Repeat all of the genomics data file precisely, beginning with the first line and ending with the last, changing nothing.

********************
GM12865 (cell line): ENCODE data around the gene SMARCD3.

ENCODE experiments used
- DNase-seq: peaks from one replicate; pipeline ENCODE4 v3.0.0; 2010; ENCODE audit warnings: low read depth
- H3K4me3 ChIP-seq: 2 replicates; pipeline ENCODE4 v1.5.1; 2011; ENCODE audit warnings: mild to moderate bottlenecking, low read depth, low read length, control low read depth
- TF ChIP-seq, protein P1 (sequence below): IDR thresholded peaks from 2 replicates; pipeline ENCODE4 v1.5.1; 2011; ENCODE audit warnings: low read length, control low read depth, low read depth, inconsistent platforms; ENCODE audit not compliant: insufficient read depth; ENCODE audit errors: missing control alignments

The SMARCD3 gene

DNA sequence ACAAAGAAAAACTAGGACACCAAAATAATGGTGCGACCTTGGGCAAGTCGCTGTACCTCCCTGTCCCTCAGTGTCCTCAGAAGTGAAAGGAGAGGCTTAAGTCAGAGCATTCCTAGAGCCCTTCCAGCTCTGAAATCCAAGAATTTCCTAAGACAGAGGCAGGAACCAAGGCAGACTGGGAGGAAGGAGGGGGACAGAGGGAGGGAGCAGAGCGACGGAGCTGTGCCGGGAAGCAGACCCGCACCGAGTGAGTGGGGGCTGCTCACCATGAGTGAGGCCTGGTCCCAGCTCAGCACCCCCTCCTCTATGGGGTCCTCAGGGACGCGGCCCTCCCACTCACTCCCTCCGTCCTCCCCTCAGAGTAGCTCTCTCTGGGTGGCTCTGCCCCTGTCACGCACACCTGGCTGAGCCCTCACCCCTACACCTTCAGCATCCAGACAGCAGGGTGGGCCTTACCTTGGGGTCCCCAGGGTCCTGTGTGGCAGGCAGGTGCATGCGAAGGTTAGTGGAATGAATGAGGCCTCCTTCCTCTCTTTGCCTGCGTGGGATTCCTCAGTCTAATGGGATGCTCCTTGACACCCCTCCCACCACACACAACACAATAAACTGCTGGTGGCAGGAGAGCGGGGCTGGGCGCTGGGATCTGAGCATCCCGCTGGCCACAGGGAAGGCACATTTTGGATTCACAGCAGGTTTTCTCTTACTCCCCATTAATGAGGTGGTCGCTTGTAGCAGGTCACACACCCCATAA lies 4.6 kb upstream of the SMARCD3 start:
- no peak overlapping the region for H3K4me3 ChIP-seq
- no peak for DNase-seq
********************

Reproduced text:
GM12865 (cell line): ENCODE data around the gene SMARCD3.

ENCODE experiments used
- DNase-seq: peaks from one replicate; pipeline ENCODE4 v3.0.0; 2010; ENCODE audit warnings: low read depth
- H3K4me3 ChIP-seq: 2 replicates; pipeline ENCODE4 v1.5.1; 2011; ENCODE audit warnings: mild to moderate bottlenecking, low read depth, low read length, control low read depth
- TF ChIP-seq, protein P1 (sequence below): IDR thresholded peaks from 2 replicates; pipeline ENCODE4 v1.5.1; 2011; ENCODE audit warnings: low read length, control low read depth, low read depth, inconsistent platforms; ENCODE audit not compliant: insufficient read depth; ENCODE audit errors: missing control alignments

The SMARCD3 gene

DNA sequence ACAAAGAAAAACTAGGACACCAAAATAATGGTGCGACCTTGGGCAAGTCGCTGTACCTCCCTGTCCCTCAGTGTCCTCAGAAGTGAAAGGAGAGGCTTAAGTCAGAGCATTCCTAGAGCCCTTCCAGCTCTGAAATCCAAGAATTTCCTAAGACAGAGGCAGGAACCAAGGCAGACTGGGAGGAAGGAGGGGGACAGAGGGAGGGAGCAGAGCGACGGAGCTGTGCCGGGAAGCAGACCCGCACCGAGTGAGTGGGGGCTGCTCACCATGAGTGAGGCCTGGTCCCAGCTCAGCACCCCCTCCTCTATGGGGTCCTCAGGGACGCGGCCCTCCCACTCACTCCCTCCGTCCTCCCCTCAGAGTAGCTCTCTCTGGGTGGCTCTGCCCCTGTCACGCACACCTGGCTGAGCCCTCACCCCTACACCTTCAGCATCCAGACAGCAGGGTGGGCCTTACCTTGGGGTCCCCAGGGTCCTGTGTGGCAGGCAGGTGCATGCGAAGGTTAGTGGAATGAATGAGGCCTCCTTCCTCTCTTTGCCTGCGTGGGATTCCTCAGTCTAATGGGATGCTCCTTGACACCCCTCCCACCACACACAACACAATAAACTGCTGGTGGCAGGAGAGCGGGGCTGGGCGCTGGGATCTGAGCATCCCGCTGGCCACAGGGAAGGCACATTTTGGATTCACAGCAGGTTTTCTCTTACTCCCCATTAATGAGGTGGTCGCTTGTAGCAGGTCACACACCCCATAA lies 4.6 kb upstream of the SMARCD3 start:
- no peak overlapping the region for H3K4me3 ChIP-seq
- no peak for DNase-seq